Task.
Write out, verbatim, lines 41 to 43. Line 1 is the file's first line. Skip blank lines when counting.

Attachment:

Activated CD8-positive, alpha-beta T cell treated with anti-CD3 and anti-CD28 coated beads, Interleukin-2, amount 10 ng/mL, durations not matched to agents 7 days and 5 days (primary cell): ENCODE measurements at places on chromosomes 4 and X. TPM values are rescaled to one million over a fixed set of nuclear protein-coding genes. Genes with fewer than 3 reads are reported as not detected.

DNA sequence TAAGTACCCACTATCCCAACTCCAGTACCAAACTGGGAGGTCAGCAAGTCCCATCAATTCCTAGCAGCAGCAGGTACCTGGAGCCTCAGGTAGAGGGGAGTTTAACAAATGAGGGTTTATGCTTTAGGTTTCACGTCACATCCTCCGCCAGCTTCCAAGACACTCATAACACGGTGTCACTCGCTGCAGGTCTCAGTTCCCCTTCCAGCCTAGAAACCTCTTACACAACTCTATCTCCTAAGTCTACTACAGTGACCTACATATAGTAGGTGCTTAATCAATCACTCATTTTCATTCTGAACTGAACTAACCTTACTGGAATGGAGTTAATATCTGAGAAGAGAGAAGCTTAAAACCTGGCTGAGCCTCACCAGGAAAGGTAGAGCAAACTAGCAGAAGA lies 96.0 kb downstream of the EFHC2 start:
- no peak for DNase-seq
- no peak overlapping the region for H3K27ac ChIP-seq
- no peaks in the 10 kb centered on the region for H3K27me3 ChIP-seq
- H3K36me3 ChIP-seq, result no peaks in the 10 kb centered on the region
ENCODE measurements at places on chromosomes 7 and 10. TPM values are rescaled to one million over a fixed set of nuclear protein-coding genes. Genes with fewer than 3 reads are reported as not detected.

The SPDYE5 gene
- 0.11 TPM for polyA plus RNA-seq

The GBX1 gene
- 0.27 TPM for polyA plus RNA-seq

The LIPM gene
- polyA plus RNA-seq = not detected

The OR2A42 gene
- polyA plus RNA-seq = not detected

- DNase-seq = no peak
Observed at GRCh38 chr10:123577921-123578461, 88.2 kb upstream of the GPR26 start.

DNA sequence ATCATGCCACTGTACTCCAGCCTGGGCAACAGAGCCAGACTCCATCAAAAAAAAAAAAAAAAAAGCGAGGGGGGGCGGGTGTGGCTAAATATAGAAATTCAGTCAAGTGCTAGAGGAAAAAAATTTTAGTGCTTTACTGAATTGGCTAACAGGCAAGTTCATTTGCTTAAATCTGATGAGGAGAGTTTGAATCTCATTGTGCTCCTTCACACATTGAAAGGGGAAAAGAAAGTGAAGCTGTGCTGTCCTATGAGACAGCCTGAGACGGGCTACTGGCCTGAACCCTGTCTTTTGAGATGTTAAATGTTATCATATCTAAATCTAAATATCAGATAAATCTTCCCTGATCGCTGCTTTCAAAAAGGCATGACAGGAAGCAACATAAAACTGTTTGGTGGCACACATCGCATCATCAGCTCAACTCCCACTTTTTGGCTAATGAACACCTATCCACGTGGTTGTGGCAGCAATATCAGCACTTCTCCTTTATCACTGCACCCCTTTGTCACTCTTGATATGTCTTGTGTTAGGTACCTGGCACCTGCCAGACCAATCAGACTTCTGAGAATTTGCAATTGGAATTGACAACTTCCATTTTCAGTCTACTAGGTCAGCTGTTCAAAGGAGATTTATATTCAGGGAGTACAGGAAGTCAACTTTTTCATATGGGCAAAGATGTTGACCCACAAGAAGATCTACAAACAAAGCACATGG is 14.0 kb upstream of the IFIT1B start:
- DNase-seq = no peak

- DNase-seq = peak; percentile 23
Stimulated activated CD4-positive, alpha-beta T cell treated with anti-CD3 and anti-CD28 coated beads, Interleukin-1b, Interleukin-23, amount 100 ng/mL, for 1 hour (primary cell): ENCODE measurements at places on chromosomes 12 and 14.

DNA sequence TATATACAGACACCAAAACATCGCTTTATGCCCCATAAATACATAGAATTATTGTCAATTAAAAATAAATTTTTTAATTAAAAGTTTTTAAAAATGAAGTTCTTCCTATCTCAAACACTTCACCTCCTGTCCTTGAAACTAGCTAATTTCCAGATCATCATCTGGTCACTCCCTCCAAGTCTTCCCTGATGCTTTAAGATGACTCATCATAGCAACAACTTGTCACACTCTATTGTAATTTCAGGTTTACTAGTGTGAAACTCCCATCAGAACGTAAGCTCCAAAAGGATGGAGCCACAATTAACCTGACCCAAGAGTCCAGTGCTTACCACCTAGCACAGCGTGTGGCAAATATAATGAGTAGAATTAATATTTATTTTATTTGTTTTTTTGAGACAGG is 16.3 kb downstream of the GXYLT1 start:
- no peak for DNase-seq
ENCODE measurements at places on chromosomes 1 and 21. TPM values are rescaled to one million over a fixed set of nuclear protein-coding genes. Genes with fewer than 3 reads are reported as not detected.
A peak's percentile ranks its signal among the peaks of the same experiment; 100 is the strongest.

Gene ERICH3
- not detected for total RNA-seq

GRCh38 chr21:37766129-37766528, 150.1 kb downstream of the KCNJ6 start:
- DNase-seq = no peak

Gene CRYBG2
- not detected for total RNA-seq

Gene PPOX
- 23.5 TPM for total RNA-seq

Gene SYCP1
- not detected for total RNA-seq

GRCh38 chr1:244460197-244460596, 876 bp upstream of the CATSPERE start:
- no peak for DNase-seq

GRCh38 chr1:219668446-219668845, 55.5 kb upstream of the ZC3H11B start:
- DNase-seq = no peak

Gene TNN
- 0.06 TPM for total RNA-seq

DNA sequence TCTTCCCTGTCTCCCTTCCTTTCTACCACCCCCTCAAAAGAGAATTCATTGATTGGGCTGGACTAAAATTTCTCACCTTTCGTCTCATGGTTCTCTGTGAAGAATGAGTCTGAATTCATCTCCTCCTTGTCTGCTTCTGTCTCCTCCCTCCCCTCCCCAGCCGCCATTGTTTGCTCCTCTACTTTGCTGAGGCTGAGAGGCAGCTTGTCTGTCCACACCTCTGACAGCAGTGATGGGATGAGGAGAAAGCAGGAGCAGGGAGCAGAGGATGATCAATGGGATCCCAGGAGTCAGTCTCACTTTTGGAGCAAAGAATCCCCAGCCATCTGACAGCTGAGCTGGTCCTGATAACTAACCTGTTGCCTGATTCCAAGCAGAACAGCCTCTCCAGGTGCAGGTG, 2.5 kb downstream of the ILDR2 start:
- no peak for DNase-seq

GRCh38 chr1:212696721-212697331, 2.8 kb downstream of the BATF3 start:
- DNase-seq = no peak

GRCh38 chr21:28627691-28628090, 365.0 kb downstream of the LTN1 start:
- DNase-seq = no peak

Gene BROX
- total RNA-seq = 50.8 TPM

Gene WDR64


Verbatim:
- 0.06 TPM for total RNA-seq

DNA sequence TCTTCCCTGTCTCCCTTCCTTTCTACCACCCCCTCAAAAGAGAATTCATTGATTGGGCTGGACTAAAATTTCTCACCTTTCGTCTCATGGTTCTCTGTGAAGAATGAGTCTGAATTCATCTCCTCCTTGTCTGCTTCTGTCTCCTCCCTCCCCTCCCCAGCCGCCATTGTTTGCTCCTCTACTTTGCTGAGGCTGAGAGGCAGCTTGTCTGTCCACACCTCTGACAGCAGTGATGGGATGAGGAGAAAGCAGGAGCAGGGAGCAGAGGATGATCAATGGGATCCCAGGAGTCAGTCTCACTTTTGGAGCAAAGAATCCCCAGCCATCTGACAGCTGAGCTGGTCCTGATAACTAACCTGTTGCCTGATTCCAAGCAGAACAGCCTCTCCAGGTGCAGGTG, 2.5 kb downstream of the ILDR2 start:
- no peak for DNase-seq